# Avogadro's number

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## Avogadro's number

(ävōgä`drō) [for Amedeo Avogadro**Avogadro, Amedeo, conte di Quaregna**

, 1776–1856, Italian physicist, b. Turin. He became professor of physics at the Univ. of Turin in 1820. In 1811 he advanced the hypothesis, since known as Avogadro's law, that equal volumes of gases under identical conditions of pressure

**.....**Click the link for more information. ], number of particles contained in one mole

**mole,**

in chemistry, a quantity of particles of any type equal to Avogadro's number, or 6.02×10

^{23}particles. One gram-molecular weight of any molecular substance contains exactly one mole of molecules.

**.....**Click the link for more information. of any substance; it is equal to 602,252,000,000,000,000,000,000, or in scientific notation, 6.02252×10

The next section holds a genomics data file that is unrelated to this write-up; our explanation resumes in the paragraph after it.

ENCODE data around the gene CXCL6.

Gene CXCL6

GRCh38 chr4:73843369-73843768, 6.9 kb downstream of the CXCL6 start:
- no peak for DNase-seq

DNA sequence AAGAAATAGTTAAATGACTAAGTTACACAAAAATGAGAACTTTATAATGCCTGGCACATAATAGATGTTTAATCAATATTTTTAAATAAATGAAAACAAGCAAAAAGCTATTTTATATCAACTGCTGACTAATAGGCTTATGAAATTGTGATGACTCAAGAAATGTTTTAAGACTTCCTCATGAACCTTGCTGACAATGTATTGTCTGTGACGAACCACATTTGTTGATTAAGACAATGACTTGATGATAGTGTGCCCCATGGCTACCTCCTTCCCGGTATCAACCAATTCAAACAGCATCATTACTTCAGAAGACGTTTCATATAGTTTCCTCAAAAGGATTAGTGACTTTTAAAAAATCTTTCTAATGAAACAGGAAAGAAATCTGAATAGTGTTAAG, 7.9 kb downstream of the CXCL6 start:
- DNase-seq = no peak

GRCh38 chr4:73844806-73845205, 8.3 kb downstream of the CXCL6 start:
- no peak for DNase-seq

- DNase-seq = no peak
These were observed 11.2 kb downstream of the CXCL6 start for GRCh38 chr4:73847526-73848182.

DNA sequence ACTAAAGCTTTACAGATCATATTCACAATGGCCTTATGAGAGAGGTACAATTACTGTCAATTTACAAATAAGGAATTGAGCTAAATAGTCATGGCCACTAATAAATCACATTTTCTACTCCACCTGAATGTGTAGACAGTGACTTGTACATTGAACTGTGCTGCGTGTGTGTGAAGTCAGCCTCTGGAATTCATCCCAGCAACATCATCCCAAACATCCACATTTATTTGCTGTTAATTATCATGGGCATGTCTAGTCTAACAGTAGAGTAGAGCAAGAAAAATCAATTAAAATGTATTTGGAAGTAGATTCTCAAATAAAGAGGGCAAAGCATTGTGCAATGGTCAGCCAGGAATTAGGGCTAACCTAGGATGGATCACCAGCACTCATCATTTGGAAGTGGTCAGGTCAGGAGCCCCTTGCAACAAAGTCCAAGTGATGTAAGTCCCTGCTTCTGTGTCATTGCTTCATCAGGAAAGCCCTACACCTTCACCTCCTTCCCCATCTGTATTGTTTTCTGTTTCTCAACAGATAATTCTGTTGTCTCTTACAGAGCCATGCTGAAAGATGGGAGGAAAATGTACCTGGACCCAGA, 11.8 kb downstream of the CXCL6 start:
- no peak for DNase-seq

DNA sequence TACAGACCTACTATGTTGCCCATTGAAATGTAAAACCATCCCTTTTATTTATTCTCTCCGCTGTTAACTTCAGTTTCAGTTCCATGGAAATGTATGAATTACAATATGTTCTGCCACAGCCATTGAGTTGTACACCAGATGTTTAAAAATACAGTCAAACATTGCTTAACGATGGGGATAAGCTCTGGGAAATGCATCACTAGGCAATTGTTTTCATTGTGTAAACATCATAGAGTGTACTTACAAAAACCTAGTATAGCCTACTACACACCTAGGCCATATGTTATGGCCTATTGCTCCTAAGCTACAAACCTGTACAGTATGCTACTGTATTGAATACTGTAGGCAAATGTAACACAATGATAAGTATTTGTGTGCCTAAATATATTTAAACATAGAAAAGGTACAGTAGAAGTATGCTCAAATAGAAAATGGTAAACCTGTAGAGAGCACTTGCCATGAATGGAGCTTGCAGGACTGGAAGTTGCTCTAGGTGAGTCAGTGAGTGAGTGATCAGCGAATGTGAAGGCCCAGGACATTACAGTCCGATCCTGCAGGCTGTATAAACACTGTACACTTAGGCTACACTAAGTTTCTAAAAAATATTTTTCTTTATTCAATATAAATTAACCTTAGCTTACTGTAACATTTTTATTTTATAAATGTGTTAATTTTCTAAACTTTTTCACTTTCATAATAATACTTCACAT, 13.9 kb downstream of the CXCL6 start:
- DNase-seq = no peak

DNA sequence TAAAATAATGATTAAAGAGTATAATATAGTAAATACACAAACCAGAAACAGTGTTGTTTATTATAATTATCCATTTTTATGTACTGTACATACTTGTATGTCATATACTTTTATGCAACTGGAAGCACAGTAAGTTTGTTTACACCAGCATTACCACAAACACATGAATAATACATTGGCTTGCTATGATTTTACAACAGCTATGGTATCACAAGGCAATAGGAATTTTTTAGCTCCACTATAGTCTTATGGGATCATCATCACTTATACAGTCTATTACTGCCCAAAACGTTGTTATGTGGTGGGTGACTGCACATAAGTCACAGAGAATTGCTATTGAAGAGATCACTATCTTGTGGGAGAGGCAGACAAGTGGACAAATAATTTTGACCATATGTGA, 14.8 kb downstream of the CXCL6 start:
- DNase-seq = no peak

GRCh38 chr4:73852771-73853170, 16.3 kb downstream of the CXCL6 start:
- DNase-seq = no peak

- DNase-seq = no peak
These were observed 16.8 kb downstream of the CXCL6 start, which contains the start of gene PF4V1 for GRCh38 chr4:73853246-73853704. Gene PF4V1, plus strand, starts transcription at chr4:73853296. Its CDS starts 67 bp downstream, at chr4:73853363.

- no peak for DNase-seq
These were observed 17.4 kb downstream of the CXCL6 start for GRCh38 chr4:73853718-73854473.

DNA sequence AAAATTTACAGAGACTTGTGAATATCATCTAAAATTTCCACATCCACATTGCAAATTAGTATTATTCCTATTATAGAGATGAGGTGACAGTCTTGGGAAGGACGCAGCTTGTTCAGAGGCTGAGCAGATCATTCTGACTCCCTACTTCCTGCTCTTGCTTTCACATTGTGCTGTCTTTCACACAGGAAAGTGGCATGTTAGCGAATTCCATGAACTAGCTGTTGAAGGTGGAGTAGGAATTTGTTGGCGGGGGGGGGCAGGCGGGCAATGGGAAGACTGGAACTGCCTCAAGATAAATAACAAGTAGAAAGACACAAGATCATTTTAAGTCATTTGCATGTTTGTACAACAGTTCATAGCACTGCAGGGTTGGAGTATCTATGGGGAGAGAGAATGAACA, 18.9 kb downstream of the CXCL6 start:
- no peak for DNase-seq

^{23}. For example, 12.011 grams of carbon (one mole of carbon) contains 6.02252×10

^{23}carbon atoms, and 180.16 grams of glucose, C

_{6}H

_{12}O

_{6}, contains 6.02252×10

^{23}molecules of glucose. Avogadro's number is determined by calculating the spacing of the atoms in a crystalline solid through X-ray methods and combining this data with the measured volume of one mole of the solid to obtain the number of molecules per molar volume.

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## Avogadro's number

[¦a·və¦gäd·drōz ‚nəm·bər] (physics)

The number (6.02 × 10

^{23}) of molecules in a gram-molecular weight of a substance.McGraw-Hill Dictionary of Scientific & Technical Terms, 6E, Copyright © 2003 by The McGraw-Hill Companies, Inc.

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